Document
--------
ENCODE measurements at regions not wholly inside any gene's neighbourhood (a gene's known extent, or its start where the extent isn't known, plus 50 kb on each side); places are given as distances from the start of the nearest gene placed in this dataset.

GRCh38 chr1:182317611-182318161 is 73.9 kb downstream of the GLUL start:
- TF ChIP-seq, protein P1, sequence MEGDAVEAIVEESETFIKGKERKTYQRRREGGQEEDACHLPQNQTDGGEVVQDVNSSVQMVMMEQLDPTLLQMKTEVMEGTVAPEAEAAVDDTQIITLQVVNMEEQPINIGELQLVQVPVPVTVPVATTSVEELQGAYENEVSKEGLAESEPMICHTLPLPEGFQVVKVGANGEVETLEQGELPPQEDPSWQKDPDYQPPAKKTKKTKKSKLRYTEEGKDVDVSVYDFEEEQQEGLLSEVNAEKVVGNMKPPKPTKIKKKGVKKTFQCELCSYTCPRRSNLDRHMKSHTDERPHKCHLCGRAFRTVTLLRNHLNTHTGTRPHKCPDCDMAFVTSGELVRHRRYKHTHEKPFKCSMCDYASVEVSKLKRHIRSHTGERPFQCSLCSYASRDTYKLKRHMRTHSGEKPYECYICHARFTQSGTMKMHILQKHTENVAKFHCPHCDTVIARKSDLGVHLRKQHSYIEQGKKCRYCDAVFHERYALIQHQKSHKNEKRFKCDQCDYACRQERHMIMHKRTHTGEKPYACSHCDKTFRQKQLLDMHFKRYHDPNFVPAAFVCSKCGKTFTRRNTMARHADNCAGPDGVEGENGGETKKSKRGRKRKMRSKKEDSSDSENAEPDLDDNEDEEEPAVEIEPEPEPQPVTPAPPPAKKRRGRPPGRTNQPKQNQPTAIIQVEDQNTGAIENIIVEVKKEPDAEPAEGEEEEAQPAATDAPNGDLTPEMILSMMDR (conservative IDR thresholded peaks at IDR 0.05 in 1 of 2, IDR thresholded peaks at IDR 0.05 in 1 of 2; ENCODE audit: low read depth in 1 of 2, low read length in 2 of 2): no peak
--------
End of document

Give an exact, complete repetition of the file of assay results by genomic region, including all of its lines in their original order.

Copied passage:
ENCODE measurements at regions not wholly inside any gene's neighbourhood (a gene's known extent, or its start where the extent isn't known, plus 50 kb on each side); places are given as distances from the start of the nearest gene placed in this dataset.

GRCh38 chr1:182317611-182318161 is 73.9 kb downstream of the GLUL start:
- TF ChIP-seq, protein P1, sequence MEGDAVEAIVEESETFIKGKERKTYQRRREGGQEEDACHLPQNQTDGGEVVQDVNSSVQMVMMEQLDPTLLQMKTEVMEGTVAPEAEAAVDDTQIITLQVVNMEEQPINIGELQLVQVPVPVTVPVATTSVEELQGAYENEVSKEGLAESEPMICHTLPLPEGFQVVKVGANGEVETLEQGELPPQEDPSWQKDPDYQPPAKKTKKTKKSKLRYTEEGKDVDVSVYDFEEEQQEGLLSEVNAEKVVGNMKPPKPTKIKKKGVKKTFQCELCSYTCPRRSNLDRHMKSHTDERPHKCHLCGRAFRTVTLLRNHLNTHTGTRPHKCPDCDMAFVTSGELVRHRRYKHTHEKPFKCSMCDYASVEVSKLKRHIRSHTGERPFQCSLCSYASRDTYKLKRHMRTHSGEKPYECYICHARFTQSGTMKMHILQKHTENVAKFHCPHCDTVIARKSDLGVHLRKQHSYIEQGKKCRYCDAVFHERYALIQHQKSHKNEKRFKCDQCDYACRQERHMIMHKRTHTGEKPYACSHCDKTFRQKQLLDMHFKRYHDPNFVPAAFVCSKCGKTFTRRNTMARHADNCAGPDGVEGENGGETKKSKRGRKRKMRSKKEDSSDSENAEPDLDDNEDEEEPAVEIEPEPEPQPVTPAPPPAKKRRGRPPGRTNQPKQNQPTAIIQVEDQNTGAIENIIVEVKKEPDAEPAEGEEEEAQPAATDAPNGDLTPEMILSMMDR (conservative IDR thresholded peaks at IDR 0.05 in 1 of 2, IDR thresholded peaks at IDR 0.05 in 1 of 2; ENCODE audit: low read depth in 1 of 2, low read length in 2 of 2): no peak